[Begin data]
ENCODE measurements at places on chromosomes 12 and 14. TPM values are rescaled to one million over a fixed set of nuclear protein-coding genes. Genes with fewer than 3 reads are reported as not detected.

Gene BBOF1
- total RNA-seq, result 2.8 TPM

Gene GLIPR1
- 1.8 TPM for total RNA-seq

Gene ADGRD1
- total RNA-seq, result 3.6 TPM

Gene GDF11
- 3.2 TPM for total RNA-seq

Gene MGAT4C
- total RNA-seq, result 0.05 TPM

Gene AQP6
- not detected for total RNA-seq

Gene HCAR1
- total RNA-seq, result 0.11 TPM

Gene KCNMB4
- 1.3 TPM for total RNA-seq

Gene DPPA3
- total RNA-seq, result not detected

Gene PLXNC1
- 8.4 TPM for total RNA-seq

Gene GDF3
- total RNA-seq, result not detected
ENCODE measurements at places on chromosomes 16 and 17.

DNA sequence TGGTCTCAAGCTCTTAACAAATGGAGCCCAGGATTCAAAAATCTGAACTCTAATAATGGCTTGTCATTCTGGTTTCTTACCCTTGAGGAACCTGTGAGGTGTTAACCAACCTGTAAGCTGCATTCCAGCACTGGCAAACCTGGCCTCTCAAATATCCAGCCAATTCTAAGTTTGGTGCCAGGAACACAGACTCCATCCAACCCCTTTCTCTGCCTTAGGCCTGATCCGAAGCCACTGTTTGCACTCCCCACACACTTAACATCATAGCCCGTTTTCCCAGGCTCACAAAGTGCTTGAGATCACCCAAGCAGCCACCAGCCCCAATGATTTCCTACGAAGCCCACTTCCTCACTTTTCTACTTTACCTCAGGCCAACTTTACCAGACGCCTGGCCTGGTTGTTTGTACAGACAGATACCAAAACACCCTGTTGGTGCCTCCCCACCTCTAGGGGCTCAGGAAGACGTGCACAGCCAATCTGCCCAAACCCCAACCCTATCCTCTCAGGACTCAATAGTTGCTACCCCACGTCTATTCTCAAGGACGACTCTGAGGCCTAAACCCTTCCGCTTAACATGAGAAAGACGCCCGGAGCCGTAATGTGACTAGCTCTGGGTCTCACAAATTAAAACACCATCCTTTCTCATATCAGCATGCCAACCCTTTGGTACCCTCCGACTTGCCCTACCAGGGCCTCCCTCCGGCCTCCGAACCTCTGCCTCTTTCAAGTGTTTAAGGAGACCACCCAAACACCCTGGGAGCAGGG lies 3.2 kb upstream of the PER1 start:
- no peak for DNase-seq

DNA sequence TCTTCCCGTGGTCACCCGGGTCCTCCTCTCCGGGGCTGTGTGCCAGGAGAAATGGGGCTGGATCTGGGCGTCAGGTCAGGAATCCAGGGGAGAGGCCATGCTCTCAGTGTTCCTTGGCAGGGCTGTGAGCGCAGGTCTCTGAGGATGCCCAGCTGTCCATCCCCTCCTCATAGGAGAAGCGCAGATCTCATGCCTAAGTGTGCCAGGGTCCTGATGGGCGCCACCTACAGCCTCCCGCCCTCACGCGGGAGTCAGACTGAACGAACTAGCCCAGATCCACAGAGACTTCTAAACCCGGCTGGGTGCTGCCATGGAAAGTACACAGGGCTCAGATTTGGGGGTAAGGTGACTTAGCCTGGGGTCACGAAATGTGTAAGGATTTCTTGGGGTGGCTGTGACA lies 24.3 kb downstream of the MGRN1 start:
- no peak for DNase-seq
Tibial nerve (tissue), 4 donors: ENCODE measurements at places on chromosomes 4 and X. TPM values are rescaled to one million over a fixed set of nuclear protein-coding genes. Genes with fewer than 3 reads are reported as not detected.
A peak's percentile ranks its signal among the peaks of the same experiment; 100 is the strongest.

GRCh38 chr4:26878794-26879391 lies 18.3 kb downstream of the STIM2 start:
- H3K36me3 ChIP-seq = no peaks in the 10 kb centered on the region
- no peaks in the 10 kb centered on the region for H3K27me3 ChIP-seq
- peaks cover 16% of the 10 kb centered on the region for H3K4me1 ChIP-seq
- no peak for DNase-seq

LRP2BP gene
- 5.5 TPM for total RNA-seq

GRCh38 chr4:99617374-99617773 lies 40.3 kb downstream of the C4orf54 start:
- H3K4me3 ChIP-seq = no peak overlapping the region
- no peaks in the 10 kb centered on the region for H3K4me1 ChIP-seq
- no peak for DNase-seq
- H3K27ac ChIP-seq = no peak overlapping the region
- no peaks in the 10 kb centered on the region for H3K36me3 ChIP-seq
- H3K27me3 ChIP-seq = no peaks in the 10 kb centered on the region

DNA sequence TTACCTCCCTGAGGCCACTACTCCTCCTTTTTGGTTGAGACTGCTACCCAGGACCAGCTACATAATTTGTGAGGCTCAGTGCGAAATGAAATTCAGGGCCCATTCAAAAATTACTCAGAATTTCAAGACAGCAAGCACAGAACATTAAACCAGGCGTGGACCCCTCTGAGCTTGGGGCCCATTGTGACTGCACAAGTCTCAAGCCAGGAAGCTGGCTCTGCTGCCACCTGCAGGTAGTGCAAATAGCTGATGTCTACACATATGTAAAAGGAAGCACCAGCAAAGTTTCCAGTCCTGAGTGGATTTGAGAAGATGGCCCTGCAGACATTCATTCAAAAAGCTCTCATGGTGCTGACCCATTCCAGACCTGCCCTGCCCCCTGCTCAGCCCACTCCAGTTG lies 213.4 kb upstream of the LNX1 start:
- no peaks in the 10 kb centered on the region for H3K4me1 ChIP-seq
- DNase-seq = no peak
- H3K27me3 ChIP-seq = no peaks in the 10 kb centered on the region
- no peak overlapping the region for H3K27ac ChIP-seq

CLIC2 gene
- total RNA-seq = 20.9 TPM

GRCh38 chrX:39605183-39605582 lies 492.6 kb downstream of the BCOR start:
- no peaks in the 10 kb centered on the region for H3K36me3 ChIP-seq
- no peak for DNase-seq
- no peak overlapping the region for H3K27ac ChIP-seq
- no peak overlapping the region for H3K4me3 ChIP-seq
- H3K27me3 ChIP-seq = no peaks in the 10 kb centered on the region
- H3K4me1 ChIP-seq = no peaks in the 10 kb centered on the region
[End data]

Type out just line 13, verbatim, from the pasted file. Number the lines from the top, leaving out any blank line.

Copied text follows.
- not detected for total RNA-seq